A Contribution to Danielle Sucher’s Ruby Case vs. Conditional-If via FizzBuzz

The natural, intuitive response is to fight for oxygen, to struggle back into what we know, to try and rip the helmet off.

Deep-Dive Duress: The natural, intuitive response is to fight for oxygen, to struggle back into what we know, to try and rip the helmet off- like Ed Harris prepping for liquid-breathing in The Abyss

Although code bootcamps are hailed for a practical education in programming, best practices for long-term efficiency are compromised for rapid proficiency.  Don’t get me wrong, the bootcamp movement should be celebrated for leveling-up the economy and empowering the disenfranchised(let’s hope the urgency for accreditation and federal loans doesn’t inflate bootcamp tuition prices), but University will endure as a place for eager minds who won’t settle for how things work and must grapple with why things work.  I specifically recall respectfully disagreeing with a bootcamp instructor about the appropriate use of  “Conditional If” statements vs. “Case” statements; in fairness, he was only encouraging Agile methodologies for MVP‘s, however, I was right. Evidently, a “Case” statement is most appropriate for solving FizzBuzz (a common interview question asking candidates to reproduce or white-board a function invoking a range of numbers, but for multiples of 3 prints ‘Fizz’ instead of the number, for multiples of 5 prints ‘Buzz’, and numbers which are multiples of both 3 and 5 prints ‘FizzBuzz’), as opposed to a standard “Conditional If” statement, which only a technical deep-dive can revealrelax—this won’t hurt a bit; here is my solution(extended commentary edition for n00bs):

After consulting my Learning to Program in Java with Alice textbook in addition to other notes, and then verifying my hypothesis with several Google queries, I finally discovered the following within a SERP including a post by Danielle Sucher:

“Personally, I’m pretty intrigued by the fact that if/elsif uses branchUnless, while case uses branchIf. Based on that alone, I’d expect if/elsif to be faster in situations where one of the first few possibilities is a match, and for case to be faster in situations where a match is found only way further down the list (when if/elsif would have to make more jumps along the way on account of all those branchUnlesses).”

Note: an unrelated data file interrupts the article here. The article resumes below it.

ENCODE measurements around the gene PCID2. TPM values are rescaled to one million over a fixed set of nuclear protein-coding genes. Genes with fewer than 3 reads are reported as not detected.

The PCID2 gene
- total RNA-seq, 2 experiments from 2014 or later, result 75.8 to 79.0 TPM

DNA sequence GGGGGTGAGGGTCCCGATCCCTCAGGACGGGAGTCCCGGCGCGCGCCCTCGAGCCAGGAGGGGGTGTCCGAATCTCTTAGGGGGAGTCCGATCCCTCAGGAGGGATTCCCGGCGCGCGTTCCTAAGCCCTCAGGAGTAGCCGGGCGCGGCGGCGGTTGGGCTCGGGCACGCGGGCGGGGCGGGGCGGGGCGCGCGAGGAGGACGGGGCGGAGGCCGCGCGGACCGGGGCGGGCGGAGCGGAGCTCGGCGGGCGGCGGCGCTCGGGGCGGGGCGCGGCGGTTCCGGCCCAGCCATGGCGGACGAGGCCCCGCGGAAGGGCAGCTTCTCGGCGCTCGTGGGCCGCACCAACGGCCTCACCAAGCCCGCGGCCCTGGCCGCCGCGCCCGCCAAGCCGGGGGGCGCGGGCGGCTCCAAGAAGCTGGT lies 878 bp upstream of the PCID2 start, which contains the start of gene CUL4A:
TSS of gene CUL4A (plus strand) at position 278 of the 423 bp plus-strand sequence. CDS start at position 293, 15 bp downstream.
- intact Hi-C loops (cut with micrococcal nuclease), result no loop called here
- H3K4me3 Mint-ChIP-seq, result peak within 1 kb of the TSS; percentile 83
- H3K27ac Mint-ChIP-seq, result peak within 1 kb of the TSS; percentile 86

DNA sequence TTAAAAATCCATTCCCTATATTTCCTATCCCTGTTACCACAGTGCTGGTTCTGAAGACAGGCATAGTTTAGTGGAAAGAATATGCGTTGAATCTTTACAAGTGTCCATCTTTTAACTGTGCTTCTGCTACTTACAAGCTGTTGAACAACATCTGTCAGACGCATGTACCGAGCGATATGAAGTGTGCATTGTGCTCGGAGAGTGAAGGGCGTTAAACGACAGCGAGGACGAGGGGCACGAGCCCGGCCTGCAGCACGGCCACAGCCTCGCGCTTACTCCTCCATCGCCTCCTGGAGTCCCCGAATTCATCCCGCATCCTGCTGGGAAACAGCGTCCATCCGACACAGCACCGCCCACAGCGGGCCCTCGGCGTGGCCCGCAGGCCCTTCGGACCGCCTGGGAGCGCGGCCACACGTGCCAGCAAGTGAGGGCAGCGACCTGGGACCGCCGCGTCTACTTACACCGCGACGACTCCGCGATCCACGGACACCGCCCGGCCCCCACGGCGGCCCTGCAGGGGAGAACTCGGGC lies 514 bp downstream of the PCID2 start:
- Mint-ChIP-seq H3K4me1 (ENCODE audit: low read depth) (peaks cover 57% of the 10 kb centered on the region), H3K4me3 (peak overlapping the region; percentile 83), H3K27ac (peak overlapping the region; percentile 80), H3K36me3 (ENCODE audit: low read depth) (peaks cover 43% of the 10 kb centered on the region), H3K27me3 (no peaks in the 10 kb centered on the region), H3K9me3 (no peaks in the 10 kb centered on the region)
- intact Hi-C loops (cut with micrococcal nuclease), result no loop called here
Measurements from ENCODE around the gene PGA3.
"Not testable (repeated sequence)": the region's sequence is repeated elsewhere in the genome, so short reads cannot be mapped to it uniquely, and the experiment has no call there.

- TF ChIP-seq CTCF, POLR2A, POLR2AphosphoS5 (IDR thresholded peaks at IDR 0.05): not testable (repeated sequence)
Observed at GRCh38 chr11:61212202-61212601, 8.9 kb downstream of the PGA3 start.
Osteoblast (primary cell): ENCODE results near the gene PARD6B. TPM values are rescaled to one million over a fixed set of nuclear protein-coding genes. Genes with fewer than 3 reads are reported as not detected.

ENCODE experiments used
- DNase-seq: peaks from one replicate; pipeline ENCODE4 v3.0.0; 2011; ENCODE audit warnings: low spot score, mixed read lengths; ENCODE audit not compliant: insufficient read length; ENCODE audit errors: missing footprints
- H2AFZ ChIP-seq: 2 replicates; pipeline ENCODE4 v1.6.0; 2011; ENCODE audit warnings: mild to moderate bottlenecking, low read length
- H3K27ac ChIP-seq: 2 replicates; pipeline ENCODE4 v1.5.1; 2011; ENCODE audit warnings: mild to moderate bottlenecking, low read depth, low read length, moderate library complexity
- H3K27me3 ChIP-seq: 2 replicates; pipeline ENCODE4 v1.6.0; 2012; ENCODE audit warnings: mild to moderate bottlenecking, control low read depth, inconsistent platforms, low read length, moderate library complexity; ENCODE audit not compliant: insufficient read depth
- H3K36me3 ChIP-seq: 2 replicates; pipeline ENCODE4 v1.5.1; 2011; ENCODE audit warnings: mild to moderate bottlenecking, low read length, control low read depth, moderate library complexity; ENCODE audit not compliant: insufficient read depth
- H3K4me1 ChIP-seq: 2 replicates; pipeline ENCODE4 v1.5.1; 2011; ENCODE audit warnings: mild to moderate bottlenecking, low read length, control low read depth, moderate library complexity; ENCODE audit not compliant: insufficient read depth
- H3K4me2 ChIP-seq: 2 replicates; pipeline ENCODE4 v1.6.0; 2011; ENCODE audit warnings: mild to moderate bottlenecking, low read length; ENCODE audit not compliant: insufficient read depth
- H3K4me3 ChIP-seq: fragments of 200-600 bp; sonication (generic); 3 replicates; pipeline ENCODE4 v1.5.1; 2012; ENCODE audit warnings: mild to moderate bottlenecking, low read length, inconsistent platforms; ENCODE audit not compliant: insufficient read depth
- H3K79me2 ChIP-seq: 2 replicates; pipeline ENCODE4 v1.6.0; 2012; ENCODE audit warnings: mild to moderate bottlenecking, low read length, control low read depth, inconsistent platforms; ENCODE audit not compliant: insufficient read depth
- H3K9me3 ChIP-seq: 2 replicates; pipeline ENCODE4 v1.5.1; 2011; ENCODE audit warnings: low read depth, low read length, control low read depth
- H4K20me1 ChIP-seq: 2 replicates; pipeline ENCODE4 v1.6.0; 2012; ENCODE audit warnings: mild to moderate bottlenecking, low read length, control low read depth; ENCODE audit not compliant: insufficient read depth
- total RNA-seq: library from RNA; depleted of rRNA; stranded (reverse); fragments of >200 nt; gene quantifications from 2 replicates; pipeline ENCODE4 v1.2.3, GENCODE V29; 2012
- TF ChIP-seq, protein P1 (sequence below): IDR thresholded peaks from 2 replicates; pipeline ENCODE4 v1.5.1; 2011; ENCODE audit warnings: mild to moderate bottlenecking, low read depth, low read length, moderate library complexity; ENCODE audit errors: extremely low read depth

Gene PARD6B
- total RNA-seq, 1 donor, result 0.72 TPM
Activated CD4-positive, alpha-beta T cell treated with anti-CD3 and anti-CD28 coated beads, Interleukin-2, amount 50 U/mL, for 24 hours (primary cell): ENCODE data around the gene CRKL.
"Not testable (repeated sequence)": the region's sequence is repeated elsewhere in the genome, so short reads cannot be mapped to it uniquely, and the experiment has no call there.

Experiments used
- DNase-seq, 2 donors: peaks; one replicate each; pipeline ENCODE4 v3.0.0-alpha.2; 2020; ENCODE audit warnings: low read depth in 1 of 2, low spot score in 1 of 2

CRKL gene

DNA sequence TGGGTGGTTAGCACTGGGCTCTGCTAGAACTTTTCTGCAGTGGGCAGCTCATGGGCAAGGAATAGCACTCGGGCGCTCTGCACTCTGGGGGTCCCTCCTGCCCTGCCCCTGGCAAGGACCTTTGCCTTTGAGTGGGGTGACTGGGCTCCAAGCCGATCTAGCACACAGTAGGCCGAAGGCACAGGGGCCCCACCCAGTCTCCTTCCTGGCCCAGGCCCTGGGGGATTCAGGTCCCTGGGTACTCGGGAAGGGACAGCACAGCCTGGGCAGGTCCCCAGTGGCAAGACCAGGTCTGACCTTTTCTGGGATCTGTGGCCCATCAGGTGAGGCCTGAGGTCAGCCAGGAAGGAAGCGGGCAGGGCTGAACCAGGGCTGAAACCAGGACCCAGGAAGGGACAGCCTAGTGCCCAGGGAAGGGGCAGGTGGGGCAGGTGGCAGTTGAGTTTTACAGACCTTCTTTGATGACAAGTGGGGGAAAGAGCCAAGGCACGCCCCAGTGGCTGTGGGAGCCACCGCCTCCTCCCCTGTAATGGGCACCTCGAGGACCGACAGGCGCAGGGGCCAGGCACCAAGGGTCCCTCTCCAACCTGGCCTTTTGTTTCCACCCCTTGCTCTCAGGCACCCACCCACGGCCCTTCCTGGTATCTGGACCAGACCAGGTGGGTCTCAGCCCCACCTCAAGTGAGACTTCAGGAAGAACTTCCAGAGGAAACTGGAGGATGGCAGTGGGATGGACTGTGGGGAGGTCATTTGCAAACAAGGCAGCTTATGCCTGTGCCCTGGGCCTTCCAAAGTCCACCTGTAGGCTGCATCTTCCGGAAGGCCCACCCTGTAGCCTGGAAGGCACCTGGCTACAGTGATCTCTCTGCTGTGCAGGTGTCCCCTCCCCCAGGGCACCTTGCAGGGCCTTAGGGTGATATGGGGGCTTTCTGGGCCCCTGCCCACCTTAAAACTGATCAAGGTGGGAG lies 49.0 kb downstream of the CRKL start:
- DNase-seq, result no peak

The Gist below contains the terminal-output replicating Danielle’s experimentation with RubyVM::InstructionSequence but scoped for FizzBuzz.  According to RubyDocs, the InstructionSequence class represents a compiled sequence of instructions for the Ruby Virtual Machine (RubyVM)(YARV) handling “instructions comprising a method or proc, compile strings of Ruby code down to VM instructions and disassemble instruction sequences to strings for easy inspection instructions,” or in short, enabling inspection under the hood of Ruby.  Evidently, “Case” and “Conditional If” statement-behaviors are respectively characterized by branchIf and branchUnless.

Academic analysis of algorithms identifies two basic types of sequences, linear sequences and branching routines; think of the former as a set of instructions immediately processed without any consideration for contingencies (e.g. baking a cake; smoking a salmon; calculating Internal Rate of Return (IRR)) because process output only requires input (plug ‘n chug), whereas the latter can account for contingencies through branching (e.g. a computerized water-sprinkler/irrigation controller accounting for weather-if it rains later today, reduce water output by 50%)-and so a branching routine occurs whenever the path or flow of sequential logic in an algorithm splits into two or more paths, or “branches,” AKA selection sequences or selection structures.  If there are only two possible paths, the branching routine is binary branching ( e.g. a yes or no question), but if there are more than two paths, then the routine qualifies as a multiple branching algorithm (e.g. open-answer question/paths, like: “What color would you like for your purchased item?”).